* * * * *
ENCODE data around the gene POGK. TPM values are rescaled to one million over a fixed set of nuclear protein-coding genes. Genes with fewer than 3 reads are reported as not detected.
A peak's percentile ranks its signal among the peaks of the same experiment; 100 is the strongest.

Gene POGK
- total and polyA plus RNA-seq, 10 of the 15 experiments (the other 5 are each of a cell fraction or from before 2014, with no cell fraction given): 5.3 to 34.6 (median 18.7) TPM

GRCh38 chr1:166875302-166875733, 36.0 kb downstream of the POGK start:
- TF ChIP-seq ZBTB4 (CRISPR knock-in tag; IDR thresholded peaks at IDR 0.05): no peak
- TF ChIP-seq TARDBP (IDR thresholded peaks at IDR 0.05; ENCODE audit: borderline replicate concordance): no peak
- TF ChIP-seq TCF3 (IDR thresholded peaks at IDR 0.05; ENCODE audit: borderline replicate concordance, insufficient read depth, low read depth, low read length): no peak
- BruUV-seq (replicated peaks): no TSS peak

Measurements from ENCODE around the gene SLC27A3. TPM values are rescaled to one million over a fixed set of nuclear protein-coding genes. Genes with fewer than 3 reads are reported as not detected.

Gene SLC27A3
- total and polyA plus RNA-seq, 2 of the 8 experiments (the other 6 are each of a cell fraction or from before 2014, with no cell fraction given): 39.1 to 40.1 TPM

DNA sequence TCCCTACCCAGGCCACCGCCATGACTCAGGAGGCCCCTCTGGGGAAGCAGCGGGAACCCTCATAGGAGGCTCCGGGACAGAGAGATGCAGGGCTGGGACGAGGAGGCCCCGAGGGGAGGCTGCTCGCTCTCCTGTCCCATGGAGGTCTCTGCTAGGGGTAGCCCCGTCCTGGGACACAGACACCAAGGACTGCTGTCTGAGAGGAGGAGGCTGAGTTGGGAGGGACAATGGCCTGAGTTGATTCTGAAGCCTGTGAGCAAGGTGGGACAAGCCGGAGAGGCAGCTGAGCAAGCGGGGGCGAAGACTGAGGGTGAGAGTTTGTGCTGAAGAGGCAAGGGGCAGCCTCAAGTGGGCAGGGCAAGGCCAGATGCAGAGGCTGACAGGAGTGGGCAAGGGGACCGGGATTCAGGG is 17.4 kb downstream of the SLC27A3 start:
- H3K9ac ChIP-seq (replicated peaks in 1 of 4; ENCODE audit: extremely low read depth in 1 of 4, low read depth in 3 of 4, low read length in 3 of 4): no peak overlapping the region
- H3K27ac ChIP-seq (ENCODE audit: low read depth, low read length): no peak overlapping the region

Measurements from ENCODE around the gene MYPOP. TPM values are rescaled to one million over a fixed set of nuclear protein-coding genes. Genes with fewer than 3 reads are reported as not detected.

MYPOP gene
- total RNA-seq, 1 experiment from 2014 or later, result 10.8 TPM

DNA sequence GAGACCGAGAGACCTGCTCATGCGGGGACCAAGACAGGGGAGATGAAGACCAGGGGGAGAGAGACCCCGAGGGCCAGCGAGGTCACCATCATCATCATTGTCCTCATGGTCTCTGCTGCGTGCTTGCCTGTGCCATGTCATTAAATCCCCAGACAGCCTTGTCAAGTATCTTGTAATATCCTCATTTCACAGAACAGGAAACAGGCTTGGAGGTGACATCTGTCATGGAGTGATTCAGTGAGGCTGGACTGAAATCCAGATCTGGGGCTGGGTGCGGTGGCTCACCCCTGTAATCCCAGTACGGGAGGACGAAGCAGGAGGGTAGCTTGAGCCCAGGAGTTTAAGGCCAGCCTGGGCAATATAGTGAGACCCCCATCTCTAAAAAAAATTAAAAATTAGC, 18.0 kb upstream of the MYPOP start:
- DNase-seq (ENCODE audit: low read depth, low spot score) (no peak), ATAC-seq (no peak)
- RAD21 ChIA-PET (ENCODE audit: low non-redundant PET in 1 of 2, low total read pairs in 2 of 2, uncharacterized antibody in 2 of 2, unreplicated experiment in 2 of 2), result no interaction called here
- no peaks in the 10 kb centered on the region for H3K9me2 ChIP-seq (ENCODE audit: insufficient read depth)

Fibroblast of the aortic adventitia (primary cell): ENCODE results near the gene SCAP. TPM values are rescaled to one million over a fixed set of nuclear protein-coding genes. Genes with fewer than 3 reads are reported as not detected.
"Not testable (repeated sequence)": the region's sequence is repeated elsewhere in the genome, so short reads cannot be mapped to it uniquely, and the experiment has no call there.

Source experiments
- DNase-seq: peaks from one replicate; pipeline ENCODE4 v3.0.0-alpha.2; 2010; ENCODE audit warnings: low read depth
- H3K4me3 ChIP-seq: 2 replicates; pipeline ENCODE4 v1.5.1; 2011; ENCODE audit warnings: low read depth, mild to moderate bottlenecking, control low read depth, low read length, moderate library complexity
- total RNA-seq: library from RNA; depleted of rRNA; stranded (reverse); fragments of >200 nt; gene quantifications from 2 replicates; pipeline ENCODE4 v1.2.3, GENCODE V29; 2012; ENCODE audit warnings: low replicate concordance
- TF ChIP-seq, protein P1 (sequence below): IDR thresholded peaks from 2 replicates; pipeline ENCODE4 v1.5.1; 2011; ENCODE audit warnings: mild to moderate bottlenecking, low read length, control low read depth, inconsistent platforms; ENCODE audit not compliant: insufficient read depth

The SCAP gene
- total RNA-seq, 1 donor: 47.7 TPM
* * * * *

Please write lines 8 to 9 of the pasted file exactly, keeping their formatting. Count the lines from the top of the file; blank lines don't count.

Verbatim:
- TF ChIP-seq TCF3 (IDR thresholded peaks at IDR 0.05; ENCODE audit: borderline replicate concordance, insufficient read depth, low read depth, low read length): no peak
- BruUV-seq (replicated peaks): no TSS peak